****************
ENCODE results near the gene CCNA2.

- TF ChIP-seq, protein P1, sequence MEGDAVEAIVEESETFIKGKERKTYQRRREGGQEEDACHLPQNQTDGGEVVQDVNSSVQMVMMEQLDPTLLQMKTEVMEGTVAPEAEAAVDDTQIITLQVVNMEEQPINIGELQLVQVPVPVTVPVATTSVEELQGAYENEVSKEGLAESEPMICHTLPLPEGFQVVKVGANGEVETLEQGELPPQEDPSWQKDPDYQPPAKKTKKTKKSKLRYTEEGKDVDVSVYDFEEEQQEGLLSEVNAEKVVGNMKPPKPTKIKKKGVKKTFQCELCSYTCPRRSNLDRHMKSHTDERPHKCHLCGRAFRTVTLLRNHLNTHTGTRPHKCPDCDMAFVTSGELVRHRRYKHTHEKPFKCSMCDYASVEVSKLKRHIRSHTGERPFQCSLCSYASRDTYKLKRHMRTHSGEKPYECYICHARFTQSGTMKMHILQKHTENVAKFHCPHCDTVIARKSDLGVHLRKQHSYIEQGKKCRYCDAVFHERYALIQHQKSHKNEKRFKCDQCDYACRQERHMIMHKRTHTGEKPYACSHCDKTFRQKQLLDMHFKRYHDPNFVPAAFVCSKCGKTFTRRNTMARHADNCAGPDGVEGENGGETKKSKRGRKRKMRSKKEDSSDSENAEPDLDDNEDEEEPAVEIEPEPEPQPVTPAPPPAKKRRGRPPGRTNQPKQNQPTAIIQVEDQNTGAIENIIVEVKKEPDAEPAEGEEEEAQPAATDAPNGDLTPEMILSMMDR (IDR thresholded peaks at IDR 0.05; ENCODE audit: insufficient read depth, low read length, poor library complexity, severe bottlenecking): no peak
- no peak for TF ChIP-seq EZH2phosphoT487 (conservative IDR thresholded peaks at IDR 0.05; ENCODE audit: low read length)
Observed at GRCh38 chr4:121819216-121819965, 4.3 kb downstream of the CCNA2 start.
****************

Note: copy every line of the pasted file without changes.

ENCODE results near the gene CCNA2.

- TF ChIP-seq, protein P1, sequence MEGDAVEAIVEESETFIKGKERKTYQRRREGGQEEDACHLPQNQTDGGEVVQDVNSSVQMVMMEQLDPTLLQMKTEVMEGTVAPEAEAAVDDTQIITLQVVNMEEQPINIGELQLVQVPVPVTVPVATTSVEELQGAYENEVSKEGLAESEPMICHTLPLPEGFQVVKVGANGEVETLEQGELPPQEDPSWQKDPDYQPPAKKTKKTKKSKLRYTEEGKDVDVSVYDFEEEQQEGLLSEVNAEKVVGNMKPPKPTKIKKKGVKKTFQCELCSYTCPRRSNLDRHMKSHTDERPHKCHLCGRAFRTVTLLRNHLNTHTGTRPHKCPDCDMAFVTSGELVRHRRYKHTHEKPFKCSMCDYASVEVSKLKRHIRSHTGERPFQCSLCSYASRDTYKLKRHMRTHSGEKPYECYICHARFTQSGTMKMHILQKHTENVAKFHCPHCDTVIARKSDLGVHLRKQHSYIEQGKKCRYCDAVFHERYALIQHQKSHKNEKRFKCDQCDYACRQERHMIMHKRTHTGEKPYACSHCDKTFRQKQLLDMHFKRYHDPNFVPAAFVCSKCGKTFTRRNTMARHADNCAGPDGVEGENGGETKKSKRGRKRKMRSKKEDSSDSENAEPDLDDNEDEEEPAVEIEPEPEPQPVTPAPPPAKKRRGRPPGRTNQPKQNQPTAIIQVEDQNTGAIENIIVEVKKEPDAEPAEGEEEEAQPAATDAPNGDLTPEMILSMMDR (IDR thresholded peaks at IDR 0.05; ENCODE audit: insufficient read depth, low read length, poor library complexity, severe bottlenecking): no peak
- no peak for TF ChIP-seq EZH2phosphoT487 (conservative IDR thresholded peaks at IDR 0.05; ENCODE audit: low read length)
Observed at GRCh38 chr4:121819216-121819965, 4.3 kb downstream of the CCNA2 start.